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December 11, 2009

Gogo, No Gogo

Filed under: Main — Tags: — Dan Gookin @ 12:01 am

Gleeful, I took the free access card and boarded the plane. For the first time ever, I was about to use the Internet onboard a flight. Or so I thought.

I experienced some high-tech breakthroughs as I recently returned from a trip across the country.

The first thing I noticed was that the “No Smoking” sign overhead, which has been on airplanes as long as I’ve flown, was no longer there. Replacing it was a sign that said, “Turn off Electronic Devices.”

Weird, but welcome.

On the next flight, I saw the “Wireless Internet” sign overhead. A placard in the seat pocket told me about the Gogo service being available for in-flight Internet access. (I wrote about it last post.)

I didn’t sign up on that flight. No, instead I wrote the blog post (linked to above) and then shut down the laptop to watch Harry Potter and the Half Blood Prince. (Now that was bizarre, dark film, which I say not having read any of the books and seen only the first two movies.)

At my last stop in Salt Lake City, the Gogo people were handing out free access cards. Why they have cute young girls doing that and not heavyset sweaty nerds is beyond me.

Once airborne, I fired up my laptop and tried to connect to Gogo. I was able to log in using the guest access pass. Everything went well, despite my having to cough up an email address, so now I’m the target of Gogo spam. I can live with that.

Sadly, I never got to browse anywhere. My first stop was Google, which never came up. Instead, I was always redirected back to Gogo’s main access page. Again and again. Over and over.

Frustrated, I tried using their chat-like tech support thing. I got to speak with “Jack” who told me that it was a common problem and that the solution was to reboot my computer.


I tried disconnecting and re-connecting. That didn’t work. Then I tried, as “Jack” suggested, to reboot.

Nope. No such luck. And besides, I was terribly low on laptop juice, so rather than mess around with Gogo and try to get on the Internet, I gave up and tried to get some sleep.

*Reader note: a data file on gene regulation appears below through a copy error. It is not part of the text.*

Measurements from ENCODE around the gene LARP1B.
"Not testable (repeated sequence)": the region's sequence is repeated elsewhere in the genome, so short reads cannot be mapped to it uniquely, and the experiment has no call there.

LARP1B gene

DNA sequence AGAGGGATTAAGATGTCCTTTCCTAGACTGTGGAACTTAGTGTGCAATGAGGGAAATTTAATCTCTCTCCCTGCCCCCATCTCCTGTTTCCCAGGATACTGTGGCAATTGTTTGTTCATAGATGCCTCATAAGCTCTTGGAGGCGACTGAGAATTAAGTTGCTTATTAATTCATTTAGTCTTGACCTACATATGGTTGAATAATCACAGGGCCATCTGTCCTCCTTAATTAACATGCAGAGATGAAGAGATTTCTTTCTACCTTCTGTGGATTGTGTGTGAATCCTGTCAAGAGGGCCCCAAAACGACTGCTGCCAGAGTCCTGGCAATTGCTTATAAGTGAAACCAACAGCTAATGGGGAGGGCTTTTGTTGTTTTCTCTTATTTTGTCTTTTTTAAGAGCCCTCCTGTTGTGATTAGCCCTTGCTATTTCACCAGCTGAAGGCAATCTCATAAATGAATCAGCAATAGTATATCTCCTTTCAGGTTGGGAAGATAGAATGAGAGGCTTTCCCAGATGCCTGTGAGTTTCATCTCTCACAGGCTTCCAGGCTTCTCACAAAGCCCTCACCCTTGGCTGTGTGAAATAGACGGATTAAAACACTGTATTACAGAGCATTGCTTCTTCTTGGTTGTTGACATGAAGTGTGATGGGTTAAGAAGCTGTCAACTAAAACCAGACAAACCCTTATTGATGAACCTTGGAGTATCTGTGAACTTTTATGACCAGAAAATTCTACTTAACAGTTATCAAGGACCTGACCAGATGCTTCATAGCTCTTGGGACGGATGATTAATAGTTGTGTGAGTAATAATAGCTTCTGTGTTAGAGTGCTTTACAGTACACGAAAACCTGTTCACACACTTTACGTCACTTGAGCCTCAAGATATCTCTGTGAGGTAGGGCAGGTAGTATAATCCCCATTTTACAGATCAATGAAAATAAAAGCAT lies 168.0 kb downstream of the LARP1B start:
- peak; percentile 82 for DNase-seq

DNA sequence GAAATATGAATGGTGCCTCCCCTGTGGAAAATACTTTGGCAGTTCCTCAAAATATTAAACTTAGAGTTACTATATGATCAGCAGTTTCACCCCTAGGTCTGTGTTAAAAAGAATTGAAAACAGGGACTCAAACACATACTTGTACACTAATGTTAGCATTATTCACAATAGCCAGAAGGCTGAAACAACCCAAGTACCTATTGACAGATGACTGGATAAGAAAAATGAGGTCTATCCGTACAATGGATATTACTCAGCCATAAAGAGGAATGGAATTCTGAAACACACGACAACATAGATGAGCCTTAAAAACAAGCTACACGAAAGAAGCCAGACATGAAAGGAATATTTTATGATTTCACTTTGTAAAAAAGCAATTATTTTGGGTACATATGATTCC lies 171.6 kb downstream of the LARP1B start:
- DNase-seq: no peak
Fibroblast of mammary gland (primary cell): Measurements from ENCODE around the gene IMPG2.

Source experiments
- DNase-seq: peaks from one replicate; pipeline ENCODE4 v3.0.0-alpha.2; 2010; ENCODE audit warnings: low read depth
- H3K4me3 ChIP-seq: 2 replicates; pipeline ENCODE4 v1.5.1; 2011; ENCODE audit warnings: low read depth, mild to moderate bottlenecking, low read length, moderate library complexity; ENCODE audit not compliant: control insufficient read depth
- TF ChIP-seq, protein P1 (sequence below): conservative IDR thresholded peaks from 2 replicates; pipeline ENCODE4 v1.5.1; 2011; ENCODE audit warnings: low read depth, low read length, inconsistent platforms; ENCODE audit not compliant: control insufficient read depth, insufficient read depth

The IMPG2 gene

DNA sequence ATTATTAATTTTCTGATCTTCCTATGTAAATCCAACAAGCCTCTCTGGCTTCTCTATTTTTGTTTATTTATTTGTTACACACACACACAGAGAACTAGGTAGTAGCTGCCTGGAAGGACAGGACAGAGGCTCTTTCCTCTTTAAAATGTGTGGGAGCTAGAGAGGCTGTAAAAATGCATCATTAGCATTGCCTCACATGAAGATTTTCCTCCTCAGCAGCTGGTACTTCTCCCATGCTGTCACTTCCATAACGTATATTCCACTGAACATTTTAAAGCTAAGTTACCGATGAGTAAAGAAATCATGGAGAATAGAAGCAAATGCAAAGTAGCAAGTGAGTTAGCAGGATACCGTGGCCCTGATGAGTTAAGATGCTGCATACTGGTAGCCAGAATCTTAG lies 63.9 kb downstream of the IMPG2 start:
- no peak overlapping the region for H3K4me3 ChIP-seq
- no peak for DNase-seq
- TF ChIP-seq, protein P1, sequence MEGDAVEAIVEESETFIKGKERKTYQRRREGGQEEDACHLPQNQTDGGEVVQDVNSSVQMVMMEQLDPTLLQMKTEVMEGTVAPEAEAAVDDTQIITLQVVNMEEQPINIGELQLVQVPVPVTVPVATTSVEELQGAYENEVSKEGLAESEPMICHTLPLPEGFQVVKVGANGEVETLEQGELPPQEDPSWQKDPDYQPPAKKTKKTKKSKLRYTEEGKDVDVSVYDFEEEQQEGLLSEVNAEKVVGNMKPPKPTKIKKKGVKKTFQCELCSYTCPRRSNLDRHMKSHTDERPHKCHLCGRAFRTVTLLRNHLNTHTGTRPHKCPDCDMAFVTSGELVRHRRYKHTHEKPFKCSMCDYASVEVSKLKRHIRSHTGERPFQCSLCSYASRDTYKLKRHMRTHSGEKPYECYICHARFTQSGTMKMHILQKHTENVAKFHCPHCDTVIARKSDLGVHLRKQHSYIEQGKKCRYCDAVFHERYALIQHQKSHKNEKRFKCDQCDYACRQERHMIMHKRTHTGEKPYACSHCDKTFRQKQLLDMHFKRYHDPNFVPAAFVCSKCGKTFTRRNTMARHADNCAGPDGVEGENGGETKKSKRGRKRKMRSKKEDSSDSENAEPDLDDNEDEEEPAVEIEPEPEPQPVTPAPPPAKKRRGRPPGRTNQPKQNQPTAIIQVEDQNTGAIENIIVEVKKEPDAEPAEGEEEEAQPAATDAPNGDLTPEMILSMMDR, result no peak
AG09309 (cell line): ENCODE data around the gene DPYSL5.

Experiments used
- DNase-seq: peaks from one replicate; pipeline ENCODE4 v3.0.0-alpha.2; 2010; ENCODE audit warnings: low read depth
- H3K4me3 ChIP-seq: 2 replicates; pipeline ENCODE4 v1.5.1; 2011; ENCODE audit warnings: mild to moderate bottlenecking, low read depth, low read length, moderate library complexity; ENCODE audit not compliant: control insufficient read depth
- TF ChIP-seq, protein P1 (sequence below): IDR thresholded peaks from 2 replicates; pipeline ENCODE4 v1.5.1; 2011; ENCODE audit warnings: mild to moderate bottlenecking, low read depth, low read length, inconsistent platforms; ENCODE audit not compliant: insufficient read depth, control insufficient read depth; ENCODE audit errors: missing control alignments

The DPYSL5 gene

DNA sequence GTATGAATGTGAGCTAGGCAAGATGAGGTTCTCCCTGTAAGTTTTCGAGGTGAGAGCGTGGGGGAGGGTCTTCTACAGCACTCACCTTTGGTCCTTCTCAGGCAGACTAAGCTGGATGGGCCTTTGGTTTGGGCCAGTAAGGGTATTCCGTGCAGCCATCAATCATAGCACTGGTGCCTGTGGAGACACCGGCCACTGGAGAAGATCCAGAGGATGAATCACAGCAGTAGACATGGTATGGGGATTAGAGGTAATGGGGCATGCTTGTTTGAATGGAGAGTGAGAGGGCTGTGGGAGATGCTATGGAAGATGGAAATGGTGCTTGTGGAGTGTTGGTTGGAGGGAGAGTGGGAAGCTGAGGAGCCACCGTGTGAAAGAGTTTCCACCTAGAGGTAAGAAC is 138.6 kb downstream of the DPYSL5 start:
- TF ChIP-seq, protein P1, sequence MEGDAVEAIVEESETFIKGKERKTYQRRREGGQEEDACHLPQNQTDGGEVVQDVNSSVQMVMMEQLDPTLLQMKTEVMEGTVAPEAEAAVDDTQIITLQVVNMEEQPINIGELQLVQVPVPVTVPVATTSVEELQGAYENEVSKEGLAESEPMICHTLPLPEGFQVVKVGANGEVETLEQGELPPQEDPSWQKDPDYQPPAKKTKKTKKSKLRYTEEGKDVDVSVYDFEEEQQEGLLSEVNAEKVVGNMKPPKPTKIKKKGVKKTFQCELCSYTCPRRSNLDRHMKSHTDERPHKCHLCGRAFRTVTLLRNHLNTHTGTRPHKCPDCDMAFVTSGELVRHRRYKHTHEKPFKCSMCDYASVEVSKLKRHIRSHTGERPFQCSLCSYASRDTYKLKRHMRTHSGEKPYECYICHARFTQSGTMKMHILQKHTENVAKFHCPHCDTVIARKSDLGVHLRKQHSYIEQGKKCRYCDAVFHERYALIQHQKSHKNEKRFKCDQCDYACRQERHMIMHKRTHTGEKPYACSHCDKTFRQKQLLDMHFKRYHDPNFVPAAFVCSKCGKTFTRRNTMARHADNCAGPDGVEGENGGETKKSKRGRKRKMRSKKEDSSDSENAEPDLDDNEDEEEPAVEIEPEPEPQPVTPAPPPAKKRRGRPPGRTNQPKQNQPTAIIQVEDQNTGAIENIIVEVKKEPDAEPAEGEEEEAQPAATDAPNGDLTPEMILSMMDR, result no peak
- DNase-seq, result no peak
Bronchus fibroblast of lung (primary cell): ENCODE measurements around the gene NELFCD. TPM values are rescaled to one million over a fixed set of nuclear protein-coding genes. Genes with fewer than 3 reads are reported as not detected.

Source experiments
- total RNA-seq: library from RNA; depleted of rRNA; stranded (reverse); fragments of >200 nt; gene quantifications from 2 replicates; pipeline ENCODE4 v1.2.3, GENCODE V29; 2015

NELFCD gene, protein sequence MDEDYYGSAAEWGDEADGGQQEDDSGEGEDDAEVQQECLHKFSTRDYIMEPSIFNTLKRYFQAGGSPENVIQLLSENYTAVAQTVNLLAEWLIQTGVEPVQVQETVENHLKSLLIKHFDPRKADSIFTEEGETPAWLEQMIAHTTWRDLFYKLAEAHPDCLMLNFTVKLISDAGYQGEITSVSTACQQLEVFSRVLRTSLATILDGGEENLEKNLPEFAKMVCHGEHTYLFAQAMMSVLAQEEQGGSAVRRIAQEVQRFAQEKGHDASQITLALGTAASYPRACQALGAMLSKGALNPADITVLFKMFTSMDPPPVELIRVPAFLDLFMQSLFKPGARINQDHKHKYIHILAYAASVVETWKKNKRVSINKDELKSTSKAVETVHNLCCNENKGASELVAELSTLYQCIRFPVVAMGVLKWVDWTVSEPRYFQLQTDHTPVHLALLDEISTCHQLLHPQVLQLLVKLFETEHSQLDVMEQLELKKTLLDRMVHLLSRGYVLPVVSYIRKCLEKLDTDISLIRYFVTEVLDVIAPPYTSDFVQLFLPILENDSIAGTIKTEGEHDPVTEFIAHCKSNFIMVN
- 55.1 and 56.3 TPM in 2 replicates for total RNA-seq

After I’d been home a while, I received a Gogo Customer Satisfaction Survey in my email inbox. With great delight I filled it in, explaining to them exactly what I’m writing in this blog post: Gogo sucks.

Well, maybe they don’t suck. But consider that I’ve used many services like Gogo, in hotel rooms and at convention centers. I’ve signed up for day passes. Never have I had a site restrict me to their own home page as Gogo did. Obviously the technology to do day-pass Internet access exists and works. Gogo hasn’t figured it out yet.

My advice: Save your money and listen to your iPod when you travel on a plane.


  1. I think your advice is the best thing to do. In my opinion, Internet access on the plane is pretty useless unless its a long flight (>= 4 hours). And in that case, I’d really like power outlets on them! But for now my entertainment is just listening to some music, watching on board movies, talking to people around me, and looking out the window.

    Comment by samus250 — December 13, 2009 @ 10:55 am

  2. I agree with the power outlet thing. I think in-flight Internet is just easier and cheaper for them to do. Obviously the airlines are merely hosting the service; to add outlets means upgrading jet hardware, which would be expensive.

    Still, I’ve got to wonder why anyone would crave Internet access up in the air. “Oh my! I must urgently update Facebook.”

    Comment by admin — December 13, 2009 @ 7:51 pm

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